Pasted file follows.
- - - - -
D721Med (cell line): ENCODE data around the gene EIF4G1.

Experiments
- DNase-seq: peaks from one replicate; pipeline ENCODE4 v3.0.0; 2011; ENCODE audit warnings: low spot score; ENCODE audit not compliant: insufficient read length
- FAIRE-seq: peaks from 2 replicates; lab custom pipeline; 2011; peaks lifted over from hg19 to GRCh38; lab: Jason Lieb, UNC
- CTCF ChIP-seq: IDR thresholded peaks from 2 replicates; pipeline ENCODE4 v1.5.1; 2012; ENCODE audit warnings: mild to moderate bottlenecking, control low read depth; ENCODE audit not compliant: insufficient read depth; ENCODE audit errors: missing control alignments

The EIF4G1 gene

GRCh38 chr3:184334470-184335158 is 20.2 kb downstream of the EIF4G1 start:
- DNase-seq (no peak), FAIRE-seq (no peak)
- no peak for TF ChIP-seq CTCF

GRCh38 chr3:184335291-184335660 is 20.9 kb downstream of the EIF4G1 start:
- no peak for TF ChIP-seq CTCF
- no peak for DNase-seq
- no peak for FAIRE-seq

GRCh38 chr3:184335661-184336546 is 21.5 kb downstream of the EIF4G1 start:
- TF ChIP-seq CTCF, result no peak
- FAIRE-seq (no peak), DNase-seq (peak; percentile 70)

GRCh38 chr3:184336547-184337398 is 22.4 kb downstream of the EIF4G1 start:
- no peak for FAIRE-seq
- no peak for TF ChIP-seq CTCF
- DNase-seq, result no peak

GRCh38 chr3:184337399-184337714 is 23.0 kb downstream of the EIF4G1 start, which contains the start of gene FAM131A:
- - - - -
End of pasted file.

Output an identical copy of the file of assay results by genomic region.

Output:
D721Med (cell line): ENCODE data around the gene EIF4G1.

Experiments
- DNase-seq: peaks from one replicate; pipeline ENCODE4 v3.0.0; 2011; ENCODE audit warnings: low spot score; ENCODE audit not compliant: insufficient read length
- FAIRE-seq: peaks from 2 replicates; lab custom pipeline; 2011; peaks lifted over from hg19 to GRCh38; lab: Jason Lieb, UNC
- CTCF ChIP-seq: IDR thresholded peaks from 2 replicates; pipeline ENCODE4 v1.5.1; 2012; ENCODE audit warnings: mild to moderate bottlenecking, control low read depth; ENCODE audit not compliant: insufficient read depth; ENCODE audit errors: missing control alignments

The EIF4G1 gene

GRCh38 chr3:184334470-184335158 is 20.2 kb downstream of the EIF4G1 start:
- DNase-seq (no peak), FAIRE-seq (no peak)
- no peak for TF ChIP-seq CTCF

GRCh38 chr3:184335291-184335660 is 20.9 kb downstream of the EIF4G1 start:
- no peak for TF ChIP-seq CTCF
- no peak for DNase-seq
- no peak for FAIRE-seq

GRCh38 chr3:184335661-184336546 is 21.5 kb downstream of the EIF4G1 start:
- TF ChIP-seq CTCF, result no peak
- FAIRE-seq (no peak), DNase-seq (peak; percentile 70)

GRCh38 chr3:184336547-184337398 is 22.4 kb downstream of the EIF4G1 start:
- no peak for FAIRE-seq
- no peak for TF ChIP-seq CTCF
- DNase-seq, result no peak

GRCh38 chr3:184337399-184337714 is 23.0 kb downstream of the EIF4G1 start, which contains the start of gene FAM131A: